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1 April 2003 EVOLUTION OF LONG-DISTANCE MIGRATION IN AND HISTORICAL BIOGEOGRAPHY OF CATHARUS THRUSHES: A MOLECULAR PHYLOGENETIC APPROACH
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Abstract

We addressed the evolution of long-distance migration in and the historical biogeography of Catharus thrushes within a phylogenetic framework. Catharus thrushes are a Nearctic–Neotropical genus consisting of five migrant and seven resident species. We reconstructed a molecular phylogeny using a combined analysis of cytochrome-b and ND2 genes. Phylogenetic reconstructions indicate the nonmonophyly of migratory Catharus species. The Neotropics are the most likely ancestral geographic area for the entire lineage, and migratory species are sister to resident taxa whose ranges are restricted to Central America, Mexico, or both. Resident behavior may be ancestral within the lineage, with migratory behavior evolving three times, although confidence in those reconstructions is equivocal in many cases. However, uncertainty in ancestral character states presents an interesting scenario including potential drop-offs of resident species from migratory ancestors.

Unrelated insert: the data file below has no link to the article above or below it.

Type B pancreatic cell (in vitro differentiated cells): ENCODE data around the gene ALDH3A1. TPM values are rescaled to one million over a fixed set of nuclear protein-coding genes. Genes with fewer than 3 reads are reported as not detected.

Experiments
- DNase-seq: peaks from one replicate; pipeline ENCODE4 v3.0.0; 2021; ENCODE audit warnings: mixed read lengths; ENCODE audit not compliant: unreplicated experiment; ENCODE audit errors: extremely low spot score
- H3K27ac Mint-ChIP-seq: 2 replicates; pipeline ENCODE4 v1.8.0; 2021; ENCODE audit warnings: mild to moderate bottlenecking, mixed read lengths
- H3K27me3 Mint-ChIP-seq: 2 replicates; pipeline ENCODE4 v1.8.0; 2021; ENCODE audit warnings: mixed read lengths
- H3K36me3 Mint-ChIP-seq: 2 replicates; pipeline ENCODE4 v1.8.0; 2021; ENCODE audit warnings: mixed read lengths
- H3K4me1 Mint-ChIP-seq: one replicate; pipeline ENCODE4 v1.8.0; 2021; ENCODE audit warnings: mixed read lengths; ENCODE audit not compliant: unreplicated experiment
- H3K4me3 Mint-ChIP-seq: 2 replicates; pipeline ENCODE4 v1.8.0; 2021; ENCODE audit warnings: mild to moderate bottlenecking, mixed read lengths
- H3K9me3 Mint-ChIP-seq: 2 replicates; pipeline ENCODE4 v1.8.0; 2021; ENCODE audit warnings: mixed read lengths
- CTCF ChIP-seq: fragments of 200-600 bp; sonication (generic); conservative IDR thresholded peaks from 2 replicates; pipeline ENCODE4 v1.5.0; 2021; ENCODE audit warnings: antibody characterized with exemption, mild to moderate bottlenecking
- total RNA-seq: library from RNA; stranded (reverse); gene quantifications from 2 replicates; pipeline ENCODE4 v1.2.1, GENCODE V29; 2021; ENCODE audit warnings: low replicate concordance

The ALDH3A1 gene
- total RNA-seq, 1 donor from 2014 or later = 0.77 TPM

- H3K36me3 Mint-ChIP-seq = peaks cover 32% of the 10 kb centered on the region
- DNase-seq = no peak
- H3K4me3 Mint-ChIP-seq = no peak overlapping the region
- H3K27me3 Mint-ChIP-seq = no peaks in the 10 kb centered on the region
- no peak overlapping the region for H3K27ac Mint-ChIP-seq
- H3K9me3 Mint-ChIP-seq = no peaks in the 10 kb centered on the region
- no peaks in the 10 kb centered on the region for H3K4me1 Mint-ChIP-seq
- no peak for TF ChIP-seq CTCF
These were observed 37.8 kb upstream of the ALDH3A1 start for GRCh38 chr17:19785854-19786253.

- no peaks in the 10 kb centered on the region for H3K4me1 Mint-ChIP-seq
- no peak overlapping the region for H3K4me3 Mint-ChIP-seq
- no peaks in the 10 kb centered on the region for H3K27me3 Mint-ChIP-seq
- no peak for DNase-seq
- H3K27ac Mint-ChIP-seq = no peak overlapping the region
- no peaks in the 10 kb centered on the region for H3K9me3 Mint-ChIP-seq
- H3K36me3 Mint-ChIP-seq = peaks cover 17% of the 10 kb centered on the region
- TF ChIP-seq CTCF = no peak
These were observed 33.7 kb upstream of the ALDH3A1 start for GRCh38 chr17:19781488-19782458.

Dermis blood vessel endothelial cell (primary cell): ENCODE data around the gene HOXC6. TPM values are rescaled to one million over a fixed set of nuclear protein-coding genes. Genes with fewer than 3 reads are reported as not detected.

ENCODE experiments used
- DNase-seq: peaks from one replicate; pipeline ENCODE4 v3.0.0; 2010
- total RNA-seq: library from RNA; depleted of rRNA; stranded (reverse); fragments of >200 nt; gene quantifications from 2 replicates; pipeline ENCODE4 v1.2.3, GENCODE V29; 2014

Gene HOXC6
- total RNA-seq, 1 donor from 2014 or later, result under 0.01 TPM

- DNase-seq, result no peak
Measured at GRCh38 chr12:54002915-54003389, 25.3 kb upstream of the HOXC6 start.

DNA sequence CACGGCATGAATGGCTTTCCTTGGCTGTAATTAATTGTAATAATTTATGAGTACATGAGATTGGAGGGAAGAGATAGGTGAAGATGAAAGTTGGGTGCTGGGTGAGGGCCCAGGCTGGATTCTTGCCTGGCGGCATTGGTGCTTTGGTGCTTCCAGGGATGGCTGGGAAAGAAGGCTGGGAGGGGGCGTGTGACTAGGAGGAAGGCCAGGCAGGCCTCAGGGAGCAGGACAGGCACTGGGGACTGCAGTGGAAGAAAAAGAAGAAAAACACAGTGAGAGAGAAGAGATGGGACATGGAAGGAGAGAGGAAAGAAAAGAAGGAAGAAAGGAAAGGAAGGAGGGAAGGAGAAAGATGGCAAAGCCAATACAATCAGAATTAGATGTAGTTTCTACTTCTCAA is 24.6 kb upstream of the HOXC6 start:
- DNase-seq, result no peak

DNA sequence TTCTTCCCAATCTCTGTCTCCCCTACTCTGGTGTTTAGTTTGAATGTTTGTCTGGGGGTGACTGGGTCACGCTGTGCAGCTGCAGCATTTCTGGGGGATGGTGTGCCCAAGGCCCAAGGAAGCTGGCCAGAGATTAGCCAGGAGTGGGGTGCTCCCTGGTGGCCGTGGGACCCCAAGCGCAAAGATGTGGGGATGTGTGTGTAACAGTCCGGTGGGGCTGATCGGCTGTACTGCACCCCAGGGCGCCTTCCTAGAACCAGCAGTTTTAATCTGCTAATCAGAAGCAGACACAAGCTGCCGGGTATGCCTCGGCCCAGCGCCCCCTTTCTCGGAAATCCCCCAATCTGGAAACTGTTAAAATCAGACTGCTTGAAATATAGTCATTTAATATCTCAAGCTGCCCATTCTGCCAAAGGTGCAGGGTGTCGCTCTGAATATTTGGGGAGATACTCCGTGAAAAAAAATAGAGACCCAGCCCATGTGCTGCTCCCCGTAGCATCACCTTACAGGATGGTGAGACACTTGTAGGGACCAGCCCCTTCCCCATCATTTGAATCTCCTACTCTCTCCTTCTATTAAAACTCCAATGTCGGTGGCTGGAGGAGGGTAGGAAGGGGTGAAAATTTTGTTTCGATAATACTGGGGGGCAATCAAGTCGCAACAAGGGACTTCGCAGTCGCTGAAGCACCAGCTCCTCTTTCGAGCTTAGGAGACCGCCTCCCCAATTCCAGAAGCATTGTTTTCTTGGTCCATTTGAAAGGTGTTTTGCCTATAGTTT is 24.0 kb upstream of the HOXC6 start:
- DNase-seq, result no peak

Diana C. Outlaw, Gary Voelker, Borja Mila, and Derek J. Girman "EVOLUTION OF LONG-DISTANCE MIGRATION IN AND HISTORICAL BIOGEOGRAPHY OF CATHARUS THRUSHES: A MOLECULAR PHYLOGENETIC APPROACH," The Auk 120(2), 299-310, (1 April 2003). https://doi.org/10.1642/0004-8038(2003)120[0299:EOLMIA]2.0.CO;2
Received: 3 January 2002; Accepted: 2 February 2003; Published: 1 April 2003
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